The monkey selfie lawsuit lives

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Just when you thought you would never know anything about the monkey selfie anymore, the legal saga lives once again. Although the parties – the photographer, a self-publishing book company and PETA, on behalf of the monkey taking selfies – reached an agreement in September of last year, the Ninth Circuit now refuses to dismiss the case. This means that the court will issue an official appeal decision on the monkey selfie.
In 2011, nature photographer David Slater left some camera equipment in Indonesia's rainforest. According to the story of Slater, an enterprising macaque with a Sulawesi crest – since the anthropologist Antje Engelhardt of the Macaca Nigra Project identified him as the monkey known as "Naruto" – he took a camera and took a selfie (photo above).
The photo went viral and was finally uploaded on the Wikimedia Commons as a public domain image – the reasoning is that the monkey was the author of the photo and because the monkeys are not legally capable of being authors under the copyright law, the photo can not be copyrighted. Slater, the photographer, objected, but Wikimedia did not withdraw.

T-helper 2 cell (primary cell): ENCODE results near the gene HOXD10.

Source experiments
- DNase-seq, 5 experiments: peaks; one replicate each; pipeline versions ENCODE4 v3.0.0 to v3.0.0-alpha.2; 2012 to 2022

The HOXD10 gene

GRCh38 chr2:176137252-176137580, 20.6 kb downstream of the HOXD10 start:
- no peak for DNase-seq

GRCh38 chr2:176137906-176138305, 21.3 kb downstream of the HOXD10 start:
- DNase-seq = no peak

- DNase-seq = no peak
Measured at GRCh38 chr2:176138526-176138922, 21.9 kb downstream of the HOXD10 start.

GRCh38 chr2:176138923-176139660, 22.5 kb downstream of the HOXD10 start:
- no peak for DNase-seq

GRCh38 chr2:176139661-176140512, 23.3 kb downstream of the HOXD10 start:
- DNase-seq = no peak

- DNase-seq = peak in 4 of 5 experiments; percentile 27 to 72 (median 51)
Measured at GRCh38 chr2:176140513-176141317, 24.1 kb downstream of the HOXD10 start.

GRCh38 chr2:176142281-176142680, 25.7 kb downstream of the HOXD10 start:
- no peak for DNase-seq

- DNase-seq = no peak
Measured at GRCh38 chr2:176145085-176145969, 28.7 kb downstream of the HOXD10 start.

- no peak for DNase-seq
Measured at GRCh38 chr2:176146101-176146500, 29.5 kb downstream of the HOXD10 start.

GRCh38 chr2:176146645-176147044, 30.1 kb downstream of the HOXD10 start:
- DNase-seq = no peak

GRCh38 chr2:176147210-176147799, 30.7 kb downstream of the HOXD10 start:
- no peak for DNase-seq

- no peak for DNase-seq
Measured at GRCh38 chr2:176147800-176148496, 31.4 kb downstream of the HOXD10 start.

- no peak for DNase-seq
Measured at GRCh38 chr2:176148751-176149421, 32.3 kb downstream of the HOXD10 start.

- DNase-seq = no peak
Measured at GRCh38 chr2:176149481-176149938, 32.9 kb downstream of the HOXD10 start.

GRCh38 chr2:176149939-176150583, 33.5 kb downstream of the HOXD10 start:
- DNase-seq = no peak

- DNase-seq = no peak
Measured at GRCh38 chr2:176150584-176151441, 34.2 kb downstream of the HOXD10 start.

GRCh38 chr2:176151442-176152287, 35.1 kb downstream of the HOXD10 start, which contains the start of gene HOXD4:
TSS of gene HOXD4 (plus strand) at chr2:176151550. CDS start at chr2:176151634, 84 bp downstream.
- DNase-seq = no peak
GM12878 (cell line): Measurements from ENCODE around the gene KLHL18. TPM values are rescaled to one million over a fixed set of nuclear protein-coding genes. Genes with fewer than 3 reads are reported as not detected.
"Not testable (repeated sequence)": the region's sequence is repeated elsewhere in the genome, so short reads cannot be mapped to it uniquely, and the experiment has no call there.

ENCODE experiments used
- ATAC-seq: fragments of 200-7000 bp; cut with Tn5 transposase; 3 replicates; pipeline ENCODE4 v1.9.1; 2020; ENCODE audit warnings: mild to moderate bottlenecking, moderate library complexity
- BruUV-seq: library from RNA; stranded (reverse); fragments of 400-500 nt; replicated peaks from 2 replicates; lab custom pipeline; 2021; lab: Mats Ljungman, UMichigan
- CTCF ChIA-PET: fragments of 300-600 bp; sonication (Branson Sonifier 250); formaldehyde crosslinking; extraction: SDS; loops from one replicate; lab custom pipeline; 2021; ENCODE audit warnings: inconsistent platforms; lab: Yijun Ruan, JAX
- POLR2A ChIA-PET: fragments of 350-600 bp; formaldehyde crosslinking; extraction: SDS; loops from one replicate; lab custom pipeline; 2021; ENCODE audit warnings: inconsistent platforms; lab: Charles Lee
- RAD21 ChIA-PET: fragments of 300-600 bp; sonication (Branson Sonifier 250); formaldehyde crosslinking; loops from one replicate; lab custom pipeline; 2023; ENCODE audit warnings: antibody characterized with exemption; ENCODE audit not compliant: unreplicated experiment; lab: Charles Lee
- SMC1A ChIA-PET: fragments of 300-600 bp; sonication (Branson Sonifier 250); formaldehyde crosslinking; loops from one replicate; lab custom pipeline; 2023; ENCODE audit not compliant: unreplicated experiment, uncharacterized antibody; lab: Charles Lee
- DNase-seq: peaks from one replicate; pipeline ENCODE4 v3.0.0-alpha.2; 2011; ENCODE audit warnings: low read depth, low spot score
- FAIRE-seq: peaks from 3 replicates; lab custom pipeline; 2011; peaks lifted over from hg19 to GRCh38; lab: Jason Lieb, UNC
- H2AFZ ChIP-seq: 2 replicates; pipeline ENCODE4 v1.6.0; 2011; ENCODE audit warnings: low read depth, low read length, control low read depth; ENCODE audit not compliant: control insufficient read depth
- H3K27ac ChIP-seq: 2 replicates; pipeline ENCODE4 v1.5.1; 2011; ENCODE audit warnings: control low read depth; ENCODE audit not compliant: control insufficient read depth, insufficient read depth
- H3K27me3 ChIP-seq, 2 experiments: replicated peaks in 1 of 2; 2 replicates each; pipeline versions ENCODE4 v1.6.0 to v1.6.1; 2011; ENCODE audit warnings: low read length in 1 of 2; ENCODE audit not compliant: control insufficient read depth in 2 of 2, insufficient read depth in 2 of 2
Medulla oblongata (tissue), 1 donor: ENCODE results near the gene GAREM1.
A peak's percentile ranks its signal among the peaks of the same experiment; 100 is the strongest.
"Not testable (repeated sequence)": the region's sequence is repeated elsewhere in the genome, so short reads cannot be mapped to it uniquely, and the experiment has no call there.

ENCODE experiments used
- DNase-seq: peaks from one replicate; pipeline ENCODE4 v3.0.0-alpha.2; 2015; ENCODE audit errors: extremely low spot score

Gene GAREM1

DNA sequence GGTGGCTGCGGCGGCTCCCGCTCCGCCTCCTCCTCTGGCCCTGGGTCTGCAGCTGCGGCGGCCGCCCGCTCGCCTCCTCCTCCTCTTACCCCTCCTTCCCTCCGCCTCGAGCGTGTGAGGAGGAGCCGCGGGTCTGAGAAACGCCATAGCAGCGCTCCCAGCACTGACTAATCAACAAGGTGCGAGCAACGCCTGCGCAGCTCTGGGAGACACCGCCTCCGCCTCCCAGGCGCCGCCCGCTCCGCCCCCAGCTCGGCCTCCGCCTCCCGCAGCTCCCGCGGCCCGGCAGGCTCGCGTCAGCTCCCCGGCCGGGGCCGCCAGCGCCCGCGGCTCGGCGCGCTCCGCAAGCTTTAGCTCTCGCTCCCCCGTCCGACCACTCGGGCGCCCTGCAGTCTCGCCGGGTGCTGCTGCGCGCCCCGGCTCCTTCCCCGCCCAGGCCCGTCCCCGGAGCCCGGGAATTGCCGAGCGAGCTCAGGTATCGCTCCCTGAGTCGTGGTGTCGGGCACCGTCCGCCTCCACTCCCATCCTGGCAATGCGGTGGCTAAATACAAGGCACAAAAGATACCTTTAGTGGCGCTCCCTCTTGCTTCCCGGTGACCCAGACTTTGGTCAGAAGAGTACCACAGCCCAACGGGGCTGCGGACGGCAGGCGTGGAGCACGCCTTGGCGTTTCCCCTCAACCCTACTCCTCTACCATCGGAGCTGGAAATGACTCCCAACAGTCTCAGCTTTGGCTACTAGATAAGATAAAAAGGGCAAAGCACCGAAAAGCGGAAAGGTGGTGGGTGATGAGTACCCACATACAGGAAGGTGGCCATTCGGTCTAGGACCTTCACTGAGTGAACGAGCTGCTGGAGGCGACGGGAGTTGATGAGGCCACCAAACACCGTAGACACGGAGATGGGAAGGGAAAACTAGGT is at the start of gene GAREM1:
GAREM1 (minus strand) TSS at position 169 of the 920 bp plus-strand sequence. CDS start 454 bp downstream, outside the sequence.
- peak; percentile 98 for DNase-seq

Just as the furious media comments on the disagreement (incredibly entertaining) calmed down, PETA sued Slater and a self-publishing company that used to publish a book of his photographs for infringing Naruto's copyright.
Can monkeys even sue?
Can you, like, PETA really do that? you can ask, it's not clear! Under the precedent of the Ninth Circuit – a case called Cetacean v. Bush where a "self-proclaimed lawyer for all the whales, porpoises and dolphins of the world" sued for the use of Navy sonar – animals have no right to sue unless Congress clearly writes in the statute. When trying to reach an agreement, it is likely that PETA dodged the new jurisprudence that would affirm that precedent. But now all bets are off.
Was PETA allowed to take this case? Can monkeys even sue? Is a monkey an author for the purposes of the Copyright Act of 1976? We may well find the answer to any or all of these questions when the Ninth Circuit issues its decision.

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